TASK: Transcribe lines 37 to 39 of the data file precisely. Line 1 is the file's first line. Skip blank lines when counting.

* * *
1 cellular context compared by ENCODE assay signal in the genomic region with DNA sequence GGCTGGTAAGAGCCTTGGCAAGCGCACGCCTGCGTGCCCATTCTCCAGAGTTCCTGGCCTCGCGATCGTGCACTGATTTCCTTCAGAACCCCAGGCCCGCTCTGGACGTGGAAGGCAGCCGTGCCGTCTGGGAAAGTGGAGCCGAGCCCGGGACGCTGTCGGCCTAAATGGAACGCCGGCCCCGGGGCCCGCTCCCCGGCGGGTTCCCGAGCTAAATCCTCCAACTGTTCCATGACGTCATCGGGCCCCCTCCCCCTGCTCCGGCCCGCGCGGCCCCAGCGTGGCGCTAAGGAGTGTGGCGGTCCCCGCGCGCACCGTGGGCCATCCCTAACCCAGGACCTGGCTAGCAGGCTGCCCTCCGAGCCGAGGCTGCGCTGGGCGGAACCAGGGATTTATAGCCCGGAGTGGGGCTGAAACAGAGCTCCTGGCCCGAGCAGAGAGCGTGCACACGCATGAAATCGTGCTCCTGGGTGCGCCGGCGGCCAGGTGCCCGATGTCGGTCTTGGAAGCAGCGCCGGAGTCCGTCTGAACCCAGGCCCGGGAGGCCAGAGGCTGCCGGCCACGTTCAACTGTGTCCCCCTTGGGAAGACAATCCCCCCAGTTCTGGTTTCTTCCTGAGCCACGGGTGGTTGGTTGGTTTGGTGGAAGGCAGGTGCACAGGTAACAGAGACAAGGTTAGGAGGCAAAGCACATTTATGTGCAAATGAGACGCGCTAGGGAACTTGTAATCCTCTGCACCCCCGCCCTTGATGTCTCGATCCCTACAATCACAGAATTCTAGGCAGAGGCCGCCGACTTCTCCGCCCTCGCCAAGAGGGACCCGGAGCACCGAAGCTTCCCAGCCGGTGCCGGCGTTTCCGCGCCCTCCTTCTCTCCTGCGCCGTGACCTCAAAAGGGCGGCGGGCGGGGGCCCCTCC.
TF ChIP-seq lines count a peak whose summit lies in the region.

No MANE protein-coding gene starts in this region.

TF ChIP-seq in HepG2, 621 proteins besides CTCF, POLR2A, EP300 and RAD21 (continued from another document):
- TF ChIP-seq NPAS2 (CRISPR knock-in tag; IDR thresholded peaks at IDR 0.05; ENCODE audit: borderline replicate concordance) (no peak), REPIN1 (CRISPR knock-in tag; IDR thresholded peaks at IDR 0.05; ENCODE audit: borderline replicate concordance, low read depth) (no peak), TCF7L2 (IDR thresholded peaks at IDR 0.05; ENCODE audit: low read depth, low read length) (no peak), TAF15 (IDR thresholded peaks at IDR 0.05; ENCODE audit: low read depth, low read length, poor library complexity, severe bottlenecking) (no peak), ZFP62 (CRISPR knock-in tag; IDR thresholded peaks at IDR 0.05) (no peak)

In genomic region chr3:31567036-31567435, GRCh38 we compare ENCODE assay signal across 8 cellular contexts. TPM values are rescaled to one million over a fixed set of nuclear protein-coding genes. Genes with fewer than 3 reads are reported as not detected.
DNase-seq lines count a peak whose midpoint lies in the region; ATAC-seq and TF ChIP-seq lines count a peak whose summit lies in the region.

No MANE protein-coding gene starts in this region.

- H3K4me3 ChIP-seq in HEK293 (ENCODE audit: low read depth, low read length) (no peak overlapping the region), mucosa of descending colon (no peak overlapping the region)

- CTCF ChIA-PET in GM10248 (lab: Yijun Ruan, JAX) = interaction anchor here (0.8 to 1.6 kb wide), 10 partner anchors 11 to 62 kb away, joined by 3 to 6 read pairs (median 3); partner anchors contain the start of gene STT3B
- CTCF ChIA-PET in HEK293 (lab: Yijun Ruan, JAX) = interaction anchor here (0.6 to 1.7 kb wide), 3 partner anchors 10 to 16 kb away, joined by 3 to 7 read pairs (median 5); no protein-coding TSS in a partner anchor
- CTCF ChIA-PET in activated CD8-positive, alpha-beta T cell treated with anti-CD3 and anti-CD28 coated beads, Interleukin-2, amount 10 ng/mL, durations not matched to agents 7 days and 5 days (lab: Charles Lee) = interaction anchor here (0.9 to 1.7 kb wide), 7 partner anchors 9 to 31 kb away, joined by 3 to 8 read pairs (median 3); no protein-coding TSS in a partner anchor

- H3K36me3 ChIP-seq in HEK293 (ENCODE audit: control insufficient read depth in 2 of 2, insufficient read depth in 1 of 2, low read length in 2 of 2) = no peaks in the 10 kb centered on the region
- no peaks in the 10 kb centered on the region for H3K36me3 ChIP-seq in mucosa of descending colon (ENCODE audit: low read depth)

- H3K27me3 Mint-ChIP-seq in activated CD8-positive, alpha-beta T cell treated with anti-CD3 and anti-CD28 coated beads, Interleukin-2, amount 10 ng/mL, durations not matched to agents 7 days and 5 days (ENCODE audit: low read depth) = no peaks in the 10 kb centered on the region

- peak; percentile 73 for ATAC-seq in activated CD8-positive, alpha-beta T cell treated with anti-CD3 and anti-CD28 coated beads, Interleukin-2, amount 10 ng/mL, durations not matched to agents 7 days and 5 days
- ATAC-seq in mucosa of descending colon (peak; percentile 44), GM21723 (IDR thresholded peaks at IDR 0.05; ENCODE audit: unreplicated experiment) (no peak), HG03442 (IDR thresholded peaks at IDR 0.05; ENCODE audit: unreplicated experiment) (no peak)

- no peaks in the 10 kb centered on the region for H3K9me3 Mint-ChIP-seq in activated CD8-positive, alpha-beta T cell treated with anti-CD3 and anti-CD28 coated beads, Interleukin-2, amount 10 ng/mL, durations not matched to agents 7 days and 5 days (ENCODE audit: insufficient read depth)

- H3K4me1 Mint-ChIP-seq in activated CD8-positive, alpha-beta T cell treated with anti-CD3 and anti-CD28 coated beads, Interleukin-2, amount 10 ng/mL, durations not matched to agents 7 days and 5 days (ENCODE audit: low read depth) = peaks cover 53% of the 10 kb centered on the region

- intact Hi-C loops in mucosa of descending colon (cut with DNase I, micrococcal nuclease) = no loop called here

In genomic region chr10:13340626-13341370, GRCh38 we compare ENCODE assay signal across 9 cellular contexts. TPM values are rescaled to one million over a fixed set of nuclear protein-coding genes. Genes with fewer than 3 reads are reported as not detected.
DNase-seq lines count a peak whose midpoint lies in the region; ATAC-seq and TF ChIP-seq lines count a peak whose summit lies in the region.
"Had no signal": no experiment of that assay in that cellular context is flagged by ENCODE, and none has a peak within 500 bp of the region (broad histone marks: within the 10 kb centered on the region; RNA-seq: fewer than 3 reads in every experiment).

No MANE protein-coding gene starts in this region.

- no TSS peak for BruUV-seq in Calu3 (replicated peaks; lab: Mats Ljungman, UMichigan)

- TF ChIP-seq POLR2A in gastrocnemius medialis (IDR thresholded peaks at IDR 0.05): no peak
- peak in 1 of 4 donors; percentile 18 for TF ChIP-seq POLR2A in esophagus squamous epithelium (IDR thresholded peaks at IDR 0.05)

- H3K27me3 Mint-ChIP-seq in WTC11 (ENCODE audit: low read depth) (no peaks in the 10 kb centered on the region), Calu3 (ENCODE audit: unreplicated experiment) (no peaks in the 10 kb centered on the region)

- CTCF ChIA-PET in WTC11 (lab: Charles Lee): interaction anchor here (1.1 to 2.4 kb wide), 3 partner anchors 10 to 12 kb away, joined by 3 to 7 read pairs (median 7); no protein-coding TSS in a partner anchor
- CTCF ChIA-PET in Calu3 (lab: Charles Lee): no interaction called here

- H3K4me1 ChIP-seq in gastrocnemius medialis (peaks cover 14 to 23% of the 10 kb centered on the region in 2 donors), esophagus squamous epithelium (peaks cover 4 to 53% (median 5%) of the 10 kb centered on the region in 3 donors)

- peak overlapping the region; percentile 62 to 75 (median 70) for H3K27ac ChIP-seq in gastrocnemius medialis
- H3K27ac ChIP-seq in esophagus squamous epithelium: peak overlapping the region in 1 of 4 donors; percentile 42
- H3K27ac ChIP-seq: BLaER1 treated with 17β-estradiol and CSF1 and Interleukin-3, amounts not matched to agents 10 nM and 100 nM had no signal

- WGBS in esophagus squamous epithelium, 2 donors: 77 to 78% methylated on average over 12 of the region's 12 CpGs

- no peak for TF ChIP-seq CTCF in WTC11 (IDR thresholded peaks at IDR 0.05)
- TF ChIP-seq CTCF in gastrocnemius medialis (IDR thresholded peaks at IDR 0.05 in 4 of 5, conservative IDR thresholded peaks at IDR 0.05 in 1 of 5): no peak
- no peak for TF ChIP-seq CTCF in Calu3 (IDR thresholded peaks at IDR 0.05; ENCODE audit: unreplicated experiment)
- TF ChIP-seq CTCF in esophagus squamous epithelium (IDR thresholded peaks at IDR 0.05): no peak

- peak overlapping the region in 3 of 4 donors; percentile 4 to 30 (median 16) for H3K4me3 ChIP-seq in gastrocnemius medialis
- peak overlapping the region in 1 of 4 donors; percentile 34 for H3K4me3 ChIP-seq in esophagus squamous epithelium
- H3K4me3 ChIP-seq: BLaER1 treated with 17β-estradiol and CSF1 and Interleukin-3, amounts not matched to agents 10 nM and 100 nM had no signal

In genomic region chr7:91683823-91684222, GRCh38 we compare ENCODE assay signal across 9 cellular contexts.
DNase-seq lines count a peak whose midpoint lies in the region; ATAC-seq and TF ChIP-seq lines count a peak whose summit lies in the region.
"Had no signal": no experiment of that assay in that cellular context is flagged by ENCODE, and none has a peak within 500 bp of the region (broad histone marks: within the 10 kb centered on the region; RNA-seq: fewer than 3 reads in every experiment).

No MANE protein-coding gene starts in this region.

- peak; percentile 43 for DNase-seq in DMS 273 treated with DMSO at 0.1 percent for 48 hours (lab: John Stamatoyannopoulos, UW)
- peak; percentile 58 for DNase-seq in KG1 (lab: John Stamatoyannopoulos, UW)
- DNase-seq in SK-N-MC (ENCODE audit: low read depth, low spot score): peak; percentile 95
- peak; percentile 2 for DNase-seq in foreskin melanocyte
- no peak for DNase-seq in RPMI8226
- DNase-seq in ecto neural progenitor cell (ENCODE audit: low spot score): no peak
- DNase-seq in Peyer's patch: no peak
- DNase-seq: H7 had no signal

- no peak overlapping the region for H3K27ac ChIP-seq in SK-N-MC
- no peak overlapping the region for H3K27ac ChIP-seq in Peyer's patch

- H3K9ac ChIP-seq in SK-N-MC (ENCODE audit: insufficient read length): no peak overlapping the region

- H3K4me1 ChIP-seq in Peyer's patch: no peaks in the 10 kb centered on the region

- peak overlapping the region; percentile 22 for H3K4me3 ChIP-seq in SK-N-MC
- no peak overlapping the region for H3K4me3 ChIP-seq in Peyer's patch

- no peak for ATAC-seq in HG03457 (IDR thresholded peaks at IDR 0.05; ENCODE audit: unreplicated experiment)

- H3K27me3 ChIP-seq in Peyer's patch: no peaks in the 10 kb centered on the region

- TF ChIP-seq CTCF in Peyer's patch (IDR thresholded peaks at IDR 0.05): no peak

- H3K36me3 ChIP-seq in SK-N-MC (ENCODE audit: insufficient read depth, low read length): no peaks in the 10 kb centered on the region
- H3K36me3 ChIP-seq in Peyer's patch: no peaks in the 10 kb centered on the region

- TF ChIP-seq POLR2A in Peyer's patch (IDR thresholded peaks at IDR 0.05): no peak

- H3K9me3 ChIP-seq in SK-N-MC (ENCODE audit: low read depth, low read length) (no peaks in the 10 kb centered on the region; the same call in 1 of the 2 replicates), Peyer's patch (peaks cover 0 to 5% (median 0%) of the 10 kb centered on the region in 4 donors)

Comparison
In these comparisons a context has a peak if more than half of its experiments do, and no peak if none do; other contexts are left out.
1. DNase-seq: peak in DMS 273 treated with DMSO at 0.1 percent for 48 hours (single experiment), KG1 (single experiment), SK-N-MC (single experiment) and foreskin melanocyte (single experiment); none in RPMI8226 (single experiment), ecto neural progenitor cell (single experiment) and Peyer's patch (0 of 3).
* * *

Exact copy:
- TF ChIP-seq CTCF in gastrocnemius medialis (IDR thresholded peaks at IDR 0.05 in 4 of 5, conservative IDR thresholded peaks at IDR 0.05 in 1 of 5): no peak
- no peak for TF ChIP-seq CTCF in Calu3 (IDR thresholded peaks at IDR 0.05; ENCODE audit: unreplicated experiment)
- TF ChIP-seq CTCF in esophagus squamous epithelium (IDR thresholded peaks at IDR 0.05): no peak